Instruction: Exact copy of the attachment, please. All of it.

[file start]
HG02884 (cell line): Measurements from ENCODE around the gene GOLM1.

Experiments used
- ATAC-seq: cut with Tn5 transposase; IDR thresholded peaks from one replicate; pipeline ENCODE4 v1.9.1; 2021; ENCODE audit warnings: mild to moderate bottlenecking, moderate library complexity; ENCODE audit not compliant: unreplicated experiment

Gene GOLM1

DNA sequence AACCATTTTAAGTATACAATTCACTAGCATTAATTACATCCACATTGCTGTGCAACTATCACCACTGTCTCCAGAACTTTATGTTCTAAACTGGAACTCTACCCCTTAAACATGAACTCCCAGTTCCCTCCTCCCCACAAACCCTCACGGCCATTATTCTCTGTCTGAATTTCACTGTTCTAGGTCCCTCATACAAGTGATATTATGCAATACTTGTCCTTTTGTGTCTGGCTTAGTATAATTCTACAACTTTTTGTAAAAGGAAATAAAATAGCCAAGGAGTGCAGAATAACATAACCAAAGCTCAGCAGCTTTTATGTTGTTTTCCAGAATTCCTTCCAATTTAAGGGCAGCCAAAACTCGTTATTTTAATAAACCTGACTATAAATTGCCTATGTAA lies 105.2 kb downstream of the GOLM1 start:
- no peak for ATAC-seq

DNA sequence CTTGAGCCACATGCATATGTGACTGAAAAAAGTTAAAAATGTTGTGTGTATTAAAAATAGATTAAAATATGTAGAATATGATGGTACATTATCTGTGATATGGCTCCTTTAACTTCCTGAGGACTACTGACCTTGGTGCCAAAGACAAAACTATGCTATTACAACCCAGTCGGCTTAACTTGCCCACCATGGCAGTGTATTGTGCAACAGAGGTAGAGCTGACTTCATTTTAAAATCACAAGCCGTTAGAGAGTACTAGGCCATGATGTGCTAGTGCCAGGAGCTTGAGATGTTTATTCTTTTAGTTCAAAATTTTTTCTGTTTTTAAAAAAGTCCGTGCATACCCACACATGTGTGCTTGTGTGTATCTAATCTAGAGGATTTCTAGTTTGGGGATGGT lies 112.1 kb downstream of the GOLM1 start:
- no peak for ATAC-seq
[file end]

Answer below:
HG02884 (cell line): Measurements from ENCODE around the gene GOLM1.

Experiments used
- ATAC-seq: cut with Tn5 transposase; IDR thresholded peaks from one replicate; pipeline ENCODE4 v1.9.1; 2021; ENCODE audit warnings: mild to moderate bottlenecking, moderate library complexity; ENCODE audit not compliant: unreplicated experiment

Gene GOLM1

DNA sequence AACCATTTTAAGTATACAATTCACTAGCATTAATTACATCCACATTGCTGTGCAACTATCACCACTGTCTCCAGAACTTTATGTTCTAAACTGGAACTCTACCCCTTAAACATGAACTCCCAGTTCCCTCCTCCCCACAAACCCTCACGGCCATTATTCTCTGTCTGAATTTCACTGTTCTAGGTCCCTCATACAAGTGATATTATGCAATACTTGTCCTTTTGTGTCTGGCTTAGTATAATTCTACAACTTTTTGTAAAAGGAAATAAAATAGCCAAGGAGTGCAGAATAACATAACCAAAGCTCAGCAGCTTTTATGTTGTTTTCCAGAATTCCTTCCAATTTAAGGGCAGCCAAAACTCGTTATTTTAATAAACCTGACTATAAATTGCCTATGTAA lies 105.2 kb downstream of the GOLM1 start:
- no peak for ATAC-seq

DNA sequence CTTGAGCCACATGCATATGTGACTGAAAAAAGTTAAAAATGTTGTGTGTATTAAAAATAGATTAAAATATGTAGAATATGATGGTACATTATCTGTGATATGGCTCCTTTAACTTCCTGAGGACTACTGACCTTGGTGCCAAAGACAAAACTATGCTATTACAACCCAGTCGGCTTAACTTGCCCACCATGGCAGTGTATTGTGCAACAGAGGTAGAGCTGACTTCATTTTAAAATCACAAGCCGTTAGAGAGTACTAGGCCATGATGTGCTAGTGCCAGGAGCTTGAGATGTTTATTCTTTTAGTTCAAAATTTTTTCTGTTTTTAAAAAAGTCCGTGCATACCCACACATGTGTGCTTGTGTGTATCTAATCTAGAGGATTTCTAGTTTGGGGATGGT lies 112.1 kb downstream of the GOLM1 start:
- no peak for ATAC-seq